4. Bring a whistle. If you are lost, whistling will help the search party locate you. You can also clap your hands to attract the attention of the search party. Sound travels far in tunnels that string the grotto together. Even bats use sonar squeaks that bounce off the cave’s wall to navigate.
5. The cave is the place where you should keep to the well-beaten track. Instil the “buddy system” to keep a head count. Those familiar with the cave should serve as head and tail of the party.
6. Sometimes, you need to crawl in the cave. Be careful. Bumping one’s head at tight spots in the dark and slipping off wet steep places are common. Wear shoes with a good grip and have your safety helmet on all the time.
7. Nature will not disappoint those who love her. Don’t leave trash and don’t damage anything in the cave. Bring a rubbish bag along and help take out any garbage you find along the trek and in the cave.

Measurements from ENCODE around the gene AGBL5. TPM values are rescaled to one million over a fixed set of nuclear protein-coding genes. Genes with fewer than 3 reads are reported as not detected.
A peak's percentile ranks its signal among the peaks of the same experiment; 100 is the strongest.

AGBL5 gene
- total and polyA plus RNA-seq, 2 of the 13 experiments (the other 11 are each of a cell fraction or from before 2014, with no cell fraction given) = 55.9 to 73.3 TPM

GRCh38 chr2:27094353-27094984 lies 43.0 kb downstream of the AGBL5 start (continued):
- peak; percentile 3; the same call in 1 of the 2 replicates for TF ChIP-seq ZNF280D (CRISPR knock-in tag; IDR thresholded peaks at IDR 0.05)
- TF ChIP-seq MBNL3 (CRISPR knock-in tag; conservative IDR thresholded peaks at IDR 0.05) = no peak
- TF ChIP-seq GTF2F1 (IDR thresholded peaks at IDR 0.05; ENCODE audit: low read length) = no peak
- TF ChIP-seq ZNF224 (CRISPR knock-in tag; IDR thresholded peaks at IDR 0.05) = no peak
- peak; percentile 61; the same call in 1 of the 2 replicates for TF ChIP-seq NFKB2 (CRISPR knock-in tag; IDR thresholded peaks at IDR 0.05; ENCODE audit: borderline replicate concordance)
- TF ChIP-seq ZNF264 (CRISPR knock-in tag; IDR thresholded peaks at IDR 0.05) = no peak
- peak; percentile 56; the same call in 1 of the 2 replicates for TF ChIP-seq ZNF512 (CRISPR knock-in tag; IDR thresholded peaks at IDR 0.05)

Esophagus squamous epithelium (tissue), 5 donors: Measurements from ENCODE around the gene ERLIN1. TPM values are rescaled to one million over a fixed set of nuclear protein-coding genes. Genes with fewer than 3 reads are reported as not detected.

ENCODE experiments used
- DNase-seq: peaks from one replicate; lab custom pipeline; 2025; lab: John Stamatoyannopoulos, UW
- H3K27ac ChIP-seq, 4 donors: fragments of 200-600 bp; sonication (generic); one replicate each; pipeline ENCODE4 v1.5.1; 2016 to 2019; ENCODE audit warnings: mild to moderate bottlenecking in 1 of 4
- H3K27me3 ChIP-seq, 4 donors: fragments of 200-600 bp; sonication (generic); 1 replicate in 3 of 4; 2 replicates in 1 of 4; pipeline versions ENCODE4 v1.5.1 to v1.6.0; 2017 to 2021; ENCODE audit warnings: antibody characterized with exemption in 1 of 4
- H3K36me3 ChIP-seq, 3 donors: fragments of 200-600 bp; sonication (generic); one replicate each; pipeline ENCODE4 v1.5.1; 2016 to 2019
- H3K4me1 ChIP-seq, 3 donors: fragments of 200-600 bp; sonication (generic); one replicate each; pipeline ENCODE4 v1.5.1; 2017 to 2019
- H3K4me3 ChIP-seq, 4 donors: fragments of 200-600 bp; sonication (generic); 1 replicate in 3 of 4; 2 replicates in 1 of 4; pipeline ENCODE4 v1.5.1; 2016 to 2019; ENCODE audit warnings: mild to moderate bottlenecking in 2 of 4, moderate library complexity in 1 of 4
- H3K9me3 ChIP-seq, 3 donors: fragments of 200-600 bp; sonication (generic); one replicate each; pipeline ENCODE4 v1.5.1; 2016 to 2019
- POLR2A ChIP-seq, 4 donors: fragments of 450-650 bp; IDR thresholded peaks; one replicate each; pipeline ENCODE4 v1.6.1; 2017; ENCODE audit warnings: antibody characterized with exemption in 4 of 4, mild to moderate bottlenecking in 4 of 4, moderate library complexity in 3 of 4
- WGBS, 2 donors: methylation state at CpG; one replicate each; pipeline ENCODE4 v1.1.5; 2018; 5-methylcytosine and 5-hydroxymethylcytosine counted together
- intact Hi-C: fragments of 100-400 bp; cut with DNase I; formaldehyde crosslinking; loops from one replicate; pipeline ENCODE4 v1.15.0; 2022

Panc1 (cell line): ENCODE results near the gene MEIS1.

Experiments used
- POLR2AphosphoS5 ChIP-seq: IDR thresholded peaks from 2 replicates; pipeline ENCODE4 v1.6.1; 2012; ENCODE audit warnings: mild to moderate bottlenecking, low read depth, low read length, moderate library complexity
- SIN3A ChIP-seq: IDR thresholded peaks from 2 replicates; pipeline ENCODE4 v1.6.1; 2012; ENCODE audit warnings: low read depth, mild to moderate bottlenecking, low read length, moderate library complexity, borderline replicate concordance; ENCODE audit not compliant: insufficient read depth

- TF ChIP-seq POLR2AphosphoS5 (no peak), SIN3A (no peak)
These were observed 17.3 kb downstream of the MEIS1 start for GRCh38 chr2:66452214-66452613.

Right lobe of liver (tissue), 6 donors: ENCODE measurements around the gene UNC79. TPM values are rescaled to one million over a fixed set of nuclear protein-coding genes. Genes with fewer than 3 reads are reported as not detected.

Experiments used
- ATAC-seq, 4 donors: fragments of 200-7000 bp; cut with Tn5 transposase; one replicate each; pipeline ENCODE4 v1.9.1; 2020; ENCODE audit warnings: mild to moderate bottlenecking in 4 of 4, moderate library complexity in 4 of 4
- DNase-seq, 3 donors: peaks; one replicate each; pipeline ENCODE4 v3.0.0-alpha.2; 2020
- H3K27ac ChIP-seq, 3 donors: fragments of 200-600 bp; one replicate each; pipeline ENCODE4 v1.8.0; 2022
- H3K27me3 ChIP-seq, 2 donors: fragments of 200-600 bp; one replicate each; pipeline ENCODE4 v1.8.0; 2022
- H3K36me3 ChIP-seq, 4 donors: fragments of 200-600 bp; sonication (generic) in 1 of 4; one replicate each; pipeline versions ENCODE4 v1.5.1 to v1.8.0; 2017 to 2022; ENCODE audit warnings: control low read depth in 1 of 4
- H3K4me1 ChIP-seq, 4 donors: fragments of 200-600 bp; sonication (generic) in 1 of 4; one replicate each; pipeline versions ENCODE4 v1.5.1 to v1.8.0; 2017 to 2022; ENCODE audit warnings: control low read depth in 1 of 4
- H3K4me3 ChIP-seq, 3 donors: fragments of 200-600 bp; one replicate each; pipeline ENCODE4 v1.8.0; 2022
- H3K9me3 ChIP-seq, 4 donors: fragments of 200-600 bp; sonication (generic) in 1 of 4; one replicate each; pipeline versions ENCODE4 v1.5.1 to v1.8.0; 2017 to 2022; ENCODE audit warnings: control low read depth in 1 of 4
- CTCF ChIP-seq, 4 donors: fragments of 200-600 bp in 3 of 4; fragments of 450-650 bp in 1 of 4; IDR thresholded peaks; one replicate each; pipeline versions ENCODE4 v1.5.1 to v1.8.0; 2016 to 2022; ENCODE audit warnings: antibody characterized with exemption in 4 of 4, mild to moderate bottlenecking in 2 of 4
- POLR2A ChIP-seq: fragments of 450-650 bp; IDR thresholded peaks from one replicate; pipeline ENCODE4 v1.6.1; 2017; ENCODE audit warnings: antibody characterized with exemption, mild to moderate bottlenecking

How to get to Kandu Cave
If you are coming from Kuala Lumpur via the PLUS highway, you’ll see the Bukit Kandu outcrop as tall as a 40-storey building on the right side of the highway. It’s about 500 metres before the Gopeng interchange.
The trek to Gua Kandu takes four to five hours. For a guided expedition to the cave, call Nomad Adventure Sdn Bhd at 03-8024 5152 or log on to www.nomadadventure.com.
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Popular Attractions in Perak That You Might Be Interested
- Gua Tempurung – These ancient caves stretch over a kilometer from the south of Sungai Siput to Kuala Dipang and comprise of five domes with ceilings that resemble coconut shells with various formations of stalactites and stalagmites.
- Pangkor Island – Pangkor Island is one of the most highly rated tourist destinations in Malaysia. It’s located in West Coast of Peninsular Malaysia. The attractions of the island lies in its Pangkor Laut Resort which has been featured in top tourist websites.